Middle East studies in the News
The Pious Fraud [book review of "Brother Tariq: The Doublespeak of Tariq Ramadan"]
In the 1990s, Western liberals, alarmed at the presence of Islamic fundamentalists in their midst, turned in desperation to Muslims whom they dubbed "reformers" or "modernizers." They hoped that these figures would have a moderating influence on disaffected Muslim youths who refused to integrate into Western society. One such "reformer" is Tariq Ramadan, a Swiss-born academic. Ramadan has won the confidence of many in the West, including the British government, which asked him to serve on its task force for preventing Islamic extremism. But as Caroline Fourest shows in her superbly documented book, which first appeared in French in 2004, Ramadan is not a worthy figure.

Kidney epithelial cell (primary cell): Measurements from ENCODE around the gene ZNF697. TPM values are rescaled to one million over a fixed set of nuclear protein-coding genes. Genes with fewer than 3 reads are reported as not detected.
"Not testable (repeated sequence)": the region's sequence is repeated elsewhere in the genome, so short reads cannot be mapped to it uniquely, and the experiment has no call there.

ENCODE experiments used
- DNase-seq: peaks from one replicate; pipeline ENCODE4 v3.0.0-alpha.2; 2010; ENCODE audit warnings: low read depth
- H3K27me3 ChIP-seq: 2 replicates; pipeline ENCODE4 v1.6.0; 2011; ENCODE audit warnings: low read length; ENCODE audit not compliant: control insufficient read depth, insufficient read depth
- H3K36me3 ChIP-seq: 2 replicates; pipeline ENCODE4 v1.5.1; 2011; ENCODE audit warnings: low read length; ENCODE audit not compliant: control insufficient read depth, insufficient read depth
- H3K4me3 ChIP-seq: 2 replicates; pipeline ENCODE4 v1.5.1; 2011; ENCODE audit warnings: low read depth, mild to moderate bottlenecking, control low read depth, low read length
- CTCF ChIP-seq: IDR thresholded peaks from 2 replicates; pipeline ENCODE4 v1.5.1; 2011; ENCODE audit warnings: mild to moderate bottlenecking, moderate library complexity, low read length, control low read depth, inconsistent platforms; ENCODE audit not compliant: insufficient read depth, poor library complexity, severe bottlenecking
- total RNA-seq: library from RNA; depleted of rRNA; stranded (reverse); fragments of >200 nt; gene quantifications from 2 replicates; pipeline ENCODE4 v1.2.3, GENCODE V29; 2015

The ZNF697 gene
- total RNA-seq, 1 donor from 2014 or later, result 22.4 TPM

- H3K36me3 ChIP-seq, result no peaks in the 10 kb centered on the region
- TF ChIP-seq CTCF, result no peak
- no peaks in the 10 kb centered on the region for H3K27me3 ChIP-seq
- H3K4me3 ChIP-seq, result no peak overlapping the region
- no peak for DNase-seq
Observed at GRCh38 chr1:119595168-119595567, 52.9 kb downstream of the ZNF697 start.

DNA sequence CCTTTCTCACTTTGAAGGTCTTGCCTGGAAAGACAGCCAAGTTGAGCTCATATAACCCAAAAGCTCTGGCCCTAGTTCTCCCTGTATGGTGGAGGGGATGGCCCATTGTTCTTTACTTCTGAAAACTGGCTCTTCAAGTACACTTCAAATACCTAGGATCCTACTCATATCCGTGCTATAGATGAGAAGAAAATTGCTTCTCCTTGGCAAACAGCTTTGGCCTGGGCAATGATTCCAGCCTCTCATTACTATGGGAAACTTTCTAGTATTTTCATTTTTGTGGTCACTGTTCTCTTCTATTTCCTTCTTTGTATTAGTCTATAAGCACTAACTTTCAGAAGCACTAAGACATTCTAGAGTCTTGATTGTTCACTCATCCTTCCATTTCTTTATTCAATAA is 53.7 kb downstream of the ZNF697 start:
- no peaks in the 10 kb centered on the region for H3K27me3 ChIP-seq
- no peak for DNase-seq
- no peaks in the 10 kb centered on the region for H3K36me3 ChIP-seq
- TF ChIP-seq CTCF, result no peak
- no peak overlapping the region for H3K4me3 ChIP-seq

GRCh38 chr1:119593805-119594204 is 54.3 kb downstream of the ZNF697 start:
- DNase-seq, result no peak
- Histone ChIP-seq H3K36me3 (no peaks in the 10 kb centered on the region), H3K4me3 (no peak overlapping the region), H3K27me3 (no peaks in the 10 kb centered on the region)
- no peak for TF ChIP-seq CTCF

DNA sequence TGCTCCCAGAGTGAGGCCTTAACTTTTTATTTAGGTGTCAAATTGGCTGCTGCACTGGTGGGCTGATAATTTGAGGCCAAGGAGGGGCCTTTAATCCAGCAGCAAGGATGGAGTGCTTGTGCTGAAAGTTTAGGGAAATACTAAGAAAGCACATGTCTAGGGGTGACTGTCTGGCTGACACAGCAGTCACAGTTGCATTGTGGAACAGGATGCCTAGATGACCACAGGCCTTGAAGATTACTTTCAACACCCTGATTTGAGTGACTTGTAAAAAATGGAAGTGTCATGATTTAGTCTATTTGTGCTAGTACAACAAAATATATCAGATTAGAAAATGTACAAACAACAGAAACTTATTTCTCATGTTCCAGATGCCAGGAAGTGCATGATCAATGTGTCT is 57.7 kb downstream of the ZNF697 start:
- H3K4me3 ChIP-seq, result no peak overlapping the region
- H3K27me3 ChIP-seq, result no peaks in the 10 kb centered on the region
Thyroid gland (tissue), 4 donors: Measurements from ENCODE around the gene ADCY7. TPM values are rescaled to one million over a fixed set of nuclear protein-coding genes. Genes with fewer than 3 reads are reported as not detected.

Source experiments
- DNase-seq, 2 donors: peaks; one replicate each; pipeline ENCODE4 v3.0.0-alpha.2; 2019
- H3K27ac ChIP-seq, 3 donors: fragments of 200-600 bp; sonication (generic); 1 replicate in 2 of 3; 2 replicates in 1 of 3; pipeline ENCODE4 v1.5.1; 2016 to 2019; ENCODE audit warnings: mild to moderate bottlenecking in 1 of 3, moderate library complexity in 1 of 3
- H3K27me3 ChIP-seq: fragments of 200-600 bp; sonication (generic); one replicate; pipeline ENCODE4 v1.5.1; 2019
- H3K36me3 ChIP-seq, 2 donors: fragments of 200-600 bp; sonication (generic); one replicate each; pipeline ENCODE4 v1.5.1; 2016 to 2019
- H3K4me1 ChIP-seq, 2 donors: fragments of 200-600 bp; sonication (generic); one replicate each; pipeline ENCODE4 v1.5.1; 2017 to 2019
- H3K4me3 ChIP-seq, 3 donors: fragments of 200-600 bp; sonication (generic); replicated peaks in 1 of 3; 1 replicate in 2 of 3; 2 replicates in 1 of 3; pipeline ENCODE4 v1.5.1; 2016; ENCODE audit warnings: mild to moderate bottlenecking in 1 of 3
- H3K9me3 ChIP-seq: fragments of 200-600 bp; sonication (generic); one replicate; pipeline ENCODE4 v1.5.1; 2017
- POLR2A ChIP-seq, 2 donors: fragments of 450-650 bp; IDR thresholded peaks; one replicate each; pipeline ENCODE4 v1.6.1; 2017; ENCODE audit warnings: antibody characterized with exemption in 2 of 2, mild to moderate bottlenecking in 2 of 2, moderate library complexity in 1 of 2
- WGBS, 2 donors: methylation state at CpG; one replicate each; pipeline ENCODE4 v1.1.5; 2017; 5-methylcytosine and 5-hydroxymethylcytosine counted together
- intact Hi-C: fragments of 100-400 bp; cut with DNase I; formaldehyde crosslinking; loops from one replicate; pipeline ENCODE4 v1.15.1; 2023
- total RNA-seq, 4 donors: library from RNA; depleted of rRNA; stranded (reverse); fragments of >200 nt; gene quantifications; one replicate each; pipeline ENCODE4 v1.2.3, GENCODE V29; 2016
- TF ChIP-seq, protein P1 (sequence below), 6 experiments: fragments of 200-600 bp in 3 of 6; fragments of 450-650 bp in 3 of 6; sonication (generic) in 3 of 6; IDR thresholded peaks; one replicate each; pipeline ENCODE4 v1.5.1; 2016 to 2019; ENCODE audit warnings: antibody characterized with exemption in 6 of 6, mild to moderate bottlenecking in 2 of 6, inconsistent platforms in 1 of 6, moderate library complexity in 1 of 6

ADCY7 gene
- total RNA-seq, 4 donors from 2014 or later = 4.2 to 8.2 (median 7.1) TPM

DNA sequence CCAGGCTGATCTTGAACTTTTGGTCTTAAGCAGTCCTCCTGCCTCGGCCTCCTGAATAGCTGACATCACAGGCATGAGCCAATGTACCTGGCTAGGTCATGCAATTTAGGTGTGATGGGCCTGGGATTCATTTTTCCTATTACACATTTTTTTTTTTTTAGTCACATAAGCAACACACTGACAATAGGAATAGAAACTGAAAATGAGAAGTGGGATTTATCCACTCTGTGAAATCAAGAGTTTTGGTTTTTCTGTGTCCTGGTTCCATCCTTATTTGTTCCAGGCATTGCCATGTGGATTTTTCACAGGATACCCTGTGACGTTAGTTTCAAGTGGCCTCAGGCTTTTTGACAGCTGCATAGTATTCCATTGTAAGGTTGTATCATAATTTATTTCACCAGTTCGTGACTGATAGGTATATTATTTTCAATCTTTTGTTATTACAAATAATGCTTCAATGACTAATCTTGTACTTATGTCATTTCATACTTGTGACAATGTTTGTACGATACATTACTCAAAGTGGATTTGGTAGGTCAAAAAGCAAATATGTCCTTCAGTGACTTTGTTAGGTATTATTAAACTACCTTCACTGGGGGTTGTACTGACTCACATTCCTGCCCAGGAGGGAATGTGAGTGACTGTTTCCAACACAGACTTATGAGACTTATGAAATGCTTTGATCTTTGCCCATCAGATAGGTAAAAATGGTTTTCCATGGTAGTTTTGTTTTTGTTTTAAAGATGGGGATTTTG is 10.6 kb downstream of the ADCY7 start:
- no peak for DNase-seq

Fourest reveals Ramadan's art of duplicity, which encompasses an entire repertoire of rhetorical subterfuges, from doublespeak and equivocation to euphemism and lies of omission. Ramadan claims that he accepts the law in Western democracies—so long as the law "does not force me to do something in contradiction with my religion." He calls the terrorist acts in New York, Madrid, and Bali "interventions." He claims to be a "reformist," but defines the term to exclude the concept of "liberal reformism." He tells a television audience that he believes in the theory of evolution, but neglects to mention that his book, Is Man Descended from the Apes? A Muslim View of the Theory of Evolution, argues for creationism. He criticizes Saudi Arabia as "traditionalist and reactionary," but fails to mention that his own revered father helped the Saudis become the sponsors of Wahhabism. It's no surprise that, according to the Belgian Permanent Committee for the Control of Intelligence Services, "State security also reported that the moderate speeches that Tariq Ramadan gives in public do not always correspond to the remarks made in confidential Islamic settings, where he is far more critical of Western society."